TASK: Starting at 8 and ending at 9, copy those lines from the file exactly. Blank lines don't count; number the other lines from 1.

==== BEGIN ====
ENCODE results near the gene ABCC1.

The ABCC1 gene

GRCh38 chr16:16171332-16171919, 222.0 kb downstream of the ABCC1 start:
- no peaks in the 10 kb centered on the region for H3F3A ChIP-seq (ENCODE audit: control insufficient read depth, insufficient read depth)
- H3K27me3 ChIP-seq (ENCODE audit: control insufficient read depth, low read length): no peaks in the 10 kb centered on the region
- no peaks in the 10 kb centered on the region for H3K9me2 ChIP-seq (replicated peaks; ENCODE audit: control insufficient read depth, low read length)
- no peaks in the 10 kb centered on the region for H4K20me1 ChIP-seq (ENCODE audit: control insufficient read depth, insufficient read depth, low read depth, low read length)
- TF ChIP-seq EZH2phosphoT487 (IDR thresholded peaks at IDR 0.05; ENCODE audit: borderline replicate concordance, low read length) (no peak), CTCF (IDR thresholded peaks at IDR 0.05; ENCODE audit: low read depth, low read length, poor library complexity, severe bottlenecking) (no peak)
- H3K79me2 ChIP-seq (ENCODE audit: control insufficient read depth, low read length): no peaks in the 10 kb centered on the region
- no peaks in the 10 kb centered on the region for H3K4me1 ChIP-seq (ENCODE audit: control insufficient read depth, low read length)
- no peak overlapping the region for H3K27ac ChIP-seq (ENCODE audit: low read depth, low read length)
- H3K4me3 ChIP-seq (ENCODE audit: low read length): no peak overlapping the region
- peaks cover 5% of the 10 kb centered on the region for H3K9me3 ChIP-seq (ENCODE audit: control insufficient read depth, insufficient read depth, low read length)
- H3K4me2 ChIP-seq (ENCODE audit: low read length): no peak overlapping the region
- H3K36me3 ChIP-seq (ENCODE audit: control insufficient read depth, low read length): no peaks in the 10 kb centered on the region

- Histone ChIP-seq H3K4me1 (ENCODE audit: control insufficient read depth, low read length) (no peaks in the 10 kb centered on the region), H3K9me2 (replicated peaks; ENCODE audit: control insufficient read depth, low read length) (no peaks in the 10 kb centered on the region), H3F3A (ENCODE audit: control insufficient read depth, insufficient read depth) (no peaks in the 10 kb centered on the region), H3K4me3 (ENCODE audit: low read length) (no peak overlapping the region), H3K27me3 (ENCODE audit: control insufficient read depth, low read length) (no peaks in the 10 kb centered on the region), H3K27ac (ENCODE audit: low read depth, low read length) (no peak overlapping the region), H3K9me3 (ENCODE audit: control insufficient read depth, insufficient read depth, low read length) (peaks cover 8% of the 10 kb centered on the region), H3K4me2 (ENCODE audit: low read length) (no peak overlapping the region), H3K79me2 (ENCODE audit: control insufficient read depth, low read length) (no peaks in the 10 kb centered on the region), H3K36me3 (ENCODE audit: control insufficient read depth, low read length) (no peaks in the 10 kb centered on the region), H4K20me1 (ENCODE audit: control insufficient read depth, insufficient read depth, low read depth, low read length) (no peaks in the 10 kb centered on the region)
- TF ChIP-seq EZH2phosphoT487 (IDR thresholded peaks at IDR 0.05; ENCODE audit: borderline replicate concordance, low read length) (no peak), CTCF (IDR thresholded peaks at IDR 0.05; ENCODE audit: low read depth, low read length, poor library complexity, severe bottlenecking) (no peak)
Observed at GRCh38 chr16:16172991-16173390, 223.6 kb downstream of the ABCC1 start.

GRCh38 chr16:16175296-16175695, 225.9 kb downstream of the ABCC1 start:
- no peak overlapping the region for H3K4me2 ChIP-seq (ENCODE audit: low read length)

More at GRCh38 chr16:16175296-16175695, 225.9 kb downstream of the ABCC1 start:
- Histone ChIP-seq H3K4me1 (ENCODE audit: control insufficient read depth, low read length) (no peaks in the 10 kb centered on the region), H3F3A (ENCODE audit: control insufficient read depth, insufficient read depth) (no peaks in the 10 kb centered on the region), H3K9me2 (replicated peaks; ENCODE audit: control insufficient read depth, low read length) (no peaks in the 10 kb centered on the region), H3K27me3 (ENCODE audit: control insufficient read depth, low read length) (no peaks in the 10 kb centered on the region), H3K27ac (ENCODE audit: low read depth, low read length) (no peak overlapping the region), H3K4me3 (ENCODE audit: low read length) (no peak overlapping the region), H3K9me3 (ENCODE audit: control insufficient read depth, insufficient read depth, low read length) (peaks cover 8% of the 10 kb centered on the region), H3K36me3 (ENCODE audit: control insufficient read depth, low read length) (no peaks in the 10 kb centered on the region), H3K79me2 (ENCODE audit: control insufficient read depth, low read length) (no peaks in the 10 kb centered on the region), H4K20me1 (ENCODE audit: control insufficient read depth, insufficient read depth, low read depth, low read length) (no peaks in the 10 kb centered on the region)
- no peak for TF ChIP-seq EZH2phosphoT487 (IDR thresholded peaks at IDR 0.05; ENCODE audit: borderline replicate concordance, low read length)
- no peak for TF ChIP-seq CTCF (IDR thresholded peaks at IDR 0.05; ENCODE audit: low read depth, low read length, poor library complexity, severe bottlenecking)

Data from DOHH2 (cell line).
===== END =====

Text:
- TF ChIP-seq EZH2phosphoT487 (IDR thresholded peaks at IDR 0.05; ENCODE audit: borderline replicate concordance, low read length) (no peak), CTCF (IDR thresholded peaks at IDR 0.05; ENCODE audit: low read depth, low read length, poor library complexity, severe bottlenecking) (no peak)
- H3K79me2 ChIP-seq (ENCODE audit: control insufficient read depth, low read length): no peaks in the 10 kb centered on the region